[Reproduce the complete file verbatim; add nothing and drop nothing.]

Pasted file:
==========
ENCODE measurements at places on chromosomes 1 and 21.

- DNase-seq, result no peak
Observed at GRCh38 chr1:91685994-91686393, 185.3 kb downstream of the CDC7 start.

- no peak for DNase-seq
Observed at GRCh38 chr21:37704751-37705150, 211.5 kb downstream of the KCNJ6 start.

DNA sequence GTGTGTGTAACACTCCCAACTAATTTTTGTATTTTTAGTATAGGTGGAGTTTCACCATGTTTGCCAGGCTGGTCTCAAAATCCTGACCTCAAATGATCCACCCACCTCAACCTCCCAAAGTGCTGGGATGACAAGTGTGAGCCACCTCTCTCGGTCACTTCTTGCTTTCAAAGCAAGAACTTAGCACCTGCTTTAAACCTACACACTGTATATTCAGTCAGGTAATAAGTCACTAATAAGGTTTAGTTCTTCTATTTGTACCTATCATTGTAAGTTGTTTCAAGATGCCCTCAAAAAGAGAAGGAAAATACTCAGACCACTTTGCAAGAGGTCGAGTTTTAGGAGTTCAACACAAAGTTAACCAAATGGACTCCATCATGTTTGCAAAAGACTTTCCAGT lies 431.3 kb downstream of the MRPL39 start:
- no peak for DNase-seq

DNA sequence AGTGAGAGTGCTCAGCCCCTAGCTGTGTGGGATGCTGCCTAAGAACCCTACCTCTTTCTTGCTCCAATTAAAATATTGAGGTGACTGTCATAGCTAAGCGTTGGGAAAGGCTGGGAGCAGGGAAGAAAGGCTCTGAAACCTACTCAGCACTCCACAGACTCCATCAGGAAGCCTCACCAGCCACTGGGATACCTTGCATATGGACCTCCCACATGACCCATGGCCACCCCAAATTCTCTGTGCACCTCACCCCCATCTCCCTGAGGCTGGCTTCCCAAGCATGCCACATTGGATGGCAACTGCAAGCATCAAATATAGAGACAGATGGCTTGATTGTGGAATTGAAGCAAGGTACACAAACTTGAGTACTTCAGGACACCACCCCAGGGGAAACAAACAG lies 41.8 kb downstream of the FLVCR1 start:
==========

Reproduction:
ENCODE measurements at places on chromosomes 1 and 21.

- DNase-seq, result no peak
Observed at GRCh38 chr1:91685994-91686393, 185.3 kb downstream of the CDC7 start.

- no peak for DNase-seq
Observed at GRCh38 chr21:37704751-37705150, 211.5 kb downstream of the KCNJ6 start.

DNA sequence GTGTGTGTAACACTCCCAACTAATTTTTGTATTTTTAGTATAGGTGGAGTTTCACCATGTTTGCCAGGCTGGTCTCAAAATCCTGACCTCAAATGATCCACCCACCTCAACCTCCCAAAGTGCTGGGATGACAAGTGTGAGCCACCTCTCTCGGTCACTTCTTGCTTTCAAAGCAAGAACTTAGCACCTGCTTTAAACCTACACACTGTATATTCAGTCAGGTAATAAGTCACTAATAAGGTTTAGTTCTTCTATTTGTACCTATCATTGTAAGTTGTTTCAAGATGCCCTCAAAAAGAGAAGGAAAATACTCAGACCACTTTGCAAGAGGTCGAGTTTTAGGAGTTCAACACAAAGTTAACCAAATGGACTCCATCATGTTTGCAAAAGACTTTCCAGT lies 431.3 kb downstream of the MRPL39 start:
- no peak for DNase-seq

DNA sequence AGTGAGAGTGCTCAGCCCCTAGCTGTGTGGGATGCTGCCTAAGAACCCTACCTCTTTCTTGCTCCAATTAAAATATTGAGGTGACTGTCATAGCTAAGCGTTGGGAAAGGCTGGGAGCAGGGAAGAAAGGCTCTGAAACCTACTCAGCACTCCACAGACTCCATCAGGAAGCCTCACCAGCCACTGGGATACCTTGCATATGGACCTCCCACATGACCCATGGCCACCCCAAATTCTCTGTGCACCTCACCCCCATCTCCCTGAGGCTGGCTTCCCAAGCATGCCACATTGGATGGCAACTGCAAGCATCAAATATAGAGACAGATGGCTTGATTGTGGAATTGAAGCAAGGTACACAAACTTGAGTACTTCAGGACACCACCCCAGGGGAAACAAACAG lies 41.8 kb downstream of the FLVCR1 start: